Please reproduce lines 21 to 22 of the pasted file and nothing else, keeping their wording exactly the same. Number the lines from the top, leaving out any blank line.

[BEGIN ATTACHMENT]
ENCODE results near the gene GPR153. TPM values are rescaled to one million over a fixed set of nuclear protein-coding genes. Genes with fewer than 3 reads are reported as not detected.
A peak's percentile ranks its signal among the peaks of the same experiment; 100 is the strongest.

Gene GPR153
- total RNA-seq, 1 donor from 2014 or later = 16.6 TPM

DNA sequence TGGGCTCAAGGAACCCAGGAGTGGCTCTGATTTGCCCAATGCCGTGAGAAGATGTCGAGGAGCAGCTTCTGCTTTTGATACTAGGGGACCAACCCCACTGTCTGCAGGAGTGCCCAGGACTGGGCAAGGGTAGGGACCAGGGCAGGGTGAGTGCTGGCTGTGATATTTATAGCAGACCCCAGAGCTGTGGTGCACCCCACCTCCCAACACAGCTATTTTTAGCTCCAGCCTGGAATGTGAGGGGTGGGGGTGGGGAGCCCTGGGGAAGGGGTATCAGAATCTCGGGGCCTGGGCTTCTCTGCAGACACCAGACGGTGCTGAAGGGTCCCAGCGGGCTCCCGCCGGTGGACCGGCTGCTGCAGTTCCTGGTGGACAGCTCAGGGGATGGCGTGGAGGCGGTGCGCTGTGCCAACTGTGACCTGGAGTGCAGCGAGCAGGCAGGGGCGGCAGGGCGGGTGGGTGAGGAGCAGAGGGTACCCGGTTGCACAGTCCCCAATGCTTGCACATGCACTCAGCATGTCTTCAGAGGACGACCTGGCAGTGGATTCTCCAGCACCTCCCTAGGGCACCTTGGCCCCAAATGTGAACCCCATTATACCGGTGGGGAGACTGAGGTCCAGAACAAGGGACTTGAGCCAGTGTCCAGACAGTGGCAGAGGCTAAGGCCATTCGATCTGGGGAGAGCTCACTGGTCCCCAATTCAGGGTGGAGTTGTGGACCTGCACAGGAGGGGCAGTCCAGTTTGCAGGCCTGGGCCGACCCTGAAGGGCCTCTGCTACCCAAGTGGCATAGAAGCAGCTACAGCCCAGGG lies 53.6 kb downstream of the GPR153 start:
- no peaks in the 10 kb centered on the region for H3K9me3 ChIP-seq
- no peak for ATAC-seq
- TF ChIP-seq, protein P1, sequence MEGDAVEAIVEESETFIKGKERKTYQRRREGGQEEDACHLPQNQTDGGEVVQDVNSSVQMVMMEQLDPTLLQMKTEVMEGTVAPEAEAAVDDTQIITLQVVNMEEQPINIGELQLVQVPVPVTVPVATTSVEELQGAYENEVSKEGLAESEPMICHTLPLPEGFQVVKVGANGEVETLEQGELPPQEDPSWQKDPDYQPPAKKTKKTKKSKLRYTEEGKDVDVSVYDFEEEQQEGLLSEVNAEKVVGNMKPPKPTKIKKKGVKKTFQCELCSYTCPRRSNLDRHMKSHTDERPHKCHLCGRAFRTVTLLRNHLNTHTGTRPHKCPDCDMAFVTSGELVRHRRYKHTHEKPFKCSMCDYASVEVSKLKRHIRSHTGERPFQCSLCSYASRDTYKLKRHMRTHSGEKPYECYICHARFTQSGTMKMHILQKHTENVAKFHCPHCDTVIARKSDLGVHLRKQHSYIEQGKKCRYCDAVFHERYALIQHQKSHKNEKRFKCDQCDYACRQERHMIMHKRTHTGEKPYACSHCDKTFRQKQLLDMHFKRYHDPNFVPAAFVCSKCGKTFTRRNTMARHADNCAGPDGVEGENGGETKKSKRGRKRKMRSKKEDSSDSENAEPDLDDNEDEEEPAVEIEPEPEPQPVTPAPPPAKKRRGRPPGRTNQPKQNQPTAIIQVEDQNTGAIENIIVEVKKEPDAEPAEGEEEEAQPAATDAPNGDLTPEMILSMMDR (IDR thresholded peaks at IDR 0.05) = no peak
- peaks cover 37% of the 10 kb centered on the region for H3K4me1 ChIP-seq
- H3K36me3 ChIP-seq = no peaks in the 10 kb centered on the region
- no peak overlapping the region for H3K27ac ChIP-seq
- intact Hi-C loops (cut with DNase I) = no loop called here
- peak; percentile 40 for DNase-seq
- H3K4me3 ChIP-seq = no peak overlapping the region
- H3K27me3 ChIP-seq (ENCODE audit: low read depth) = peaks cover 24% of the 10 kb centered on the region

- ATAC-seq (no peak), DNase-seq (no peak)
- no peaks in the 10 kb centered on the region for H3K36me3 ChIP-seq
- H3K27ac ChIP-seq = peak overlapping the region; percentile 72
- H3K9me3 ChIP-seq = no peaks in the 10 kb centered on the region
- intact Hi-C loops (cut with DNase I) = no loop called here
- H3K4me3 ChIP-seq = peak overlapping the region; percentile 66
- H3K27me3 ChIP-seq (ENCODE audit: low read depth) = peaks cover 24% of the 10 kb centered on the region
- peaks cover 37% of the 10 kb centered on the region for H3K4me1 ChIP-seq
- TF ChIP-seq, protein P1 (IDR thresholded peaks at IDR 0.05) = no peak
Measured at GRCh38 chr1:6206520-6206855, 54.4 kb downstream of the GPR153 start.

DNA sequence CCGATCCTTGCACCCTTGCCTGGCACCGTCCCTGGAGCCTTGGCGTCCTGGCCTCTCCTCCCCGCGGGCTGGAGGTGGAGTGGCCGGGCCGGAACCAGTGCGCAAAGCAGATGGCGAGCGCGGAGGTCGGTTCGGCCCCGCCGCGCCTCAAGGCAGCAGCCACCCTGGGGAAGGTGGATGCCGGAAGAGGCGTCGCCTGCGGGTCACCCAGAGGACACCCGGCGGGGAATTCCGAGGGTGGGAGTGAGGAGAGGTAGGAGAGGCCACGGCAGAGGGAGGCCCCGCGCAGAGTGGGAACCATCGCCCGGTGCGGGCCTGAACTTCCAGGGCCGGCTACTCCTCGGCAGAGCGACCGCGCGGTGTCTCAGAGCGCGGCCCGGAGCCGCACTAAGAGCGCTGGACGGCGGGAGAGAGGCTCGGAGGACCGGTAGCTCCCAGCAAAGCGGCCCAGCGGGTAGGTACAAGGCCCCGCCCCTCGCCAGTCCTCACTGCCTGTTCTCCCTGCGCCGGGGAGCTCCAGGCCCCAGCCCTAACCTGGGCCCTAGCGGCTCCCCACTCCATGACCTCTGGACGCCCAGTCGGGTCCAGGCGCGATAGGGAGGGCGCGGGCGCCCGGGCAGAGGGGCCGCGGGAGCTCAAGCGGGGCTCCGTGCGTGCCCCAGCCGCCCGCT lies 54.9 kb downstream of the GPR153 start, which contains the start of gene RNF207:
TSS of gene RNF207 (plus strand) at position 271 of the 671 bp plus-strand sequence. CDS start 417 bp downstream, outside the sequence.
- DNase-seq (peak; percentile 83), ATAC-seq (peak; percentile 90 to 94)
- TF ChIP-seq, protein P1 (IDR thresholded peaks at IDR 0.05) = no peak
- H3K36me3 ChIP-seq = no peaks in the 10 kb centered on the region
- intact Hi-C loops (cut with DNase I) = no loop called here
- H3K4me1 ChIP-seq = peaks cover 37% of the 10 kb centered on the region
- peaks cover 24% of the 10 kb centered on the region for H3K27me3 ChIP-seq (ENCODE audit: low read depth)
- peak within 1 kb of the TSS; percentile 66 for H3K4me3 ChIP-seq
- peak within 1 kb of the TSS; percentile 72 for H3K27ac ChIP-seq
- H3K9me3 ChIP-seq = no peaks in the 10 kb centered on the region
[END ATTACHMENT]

- H3K4me3 ChIP-seq = peak overlapping the region; percentile 66
- H3K27me3 ChIP-seq (ENCODE audit: low read depth) = peaks cover 24% of the 10 kb centered on the region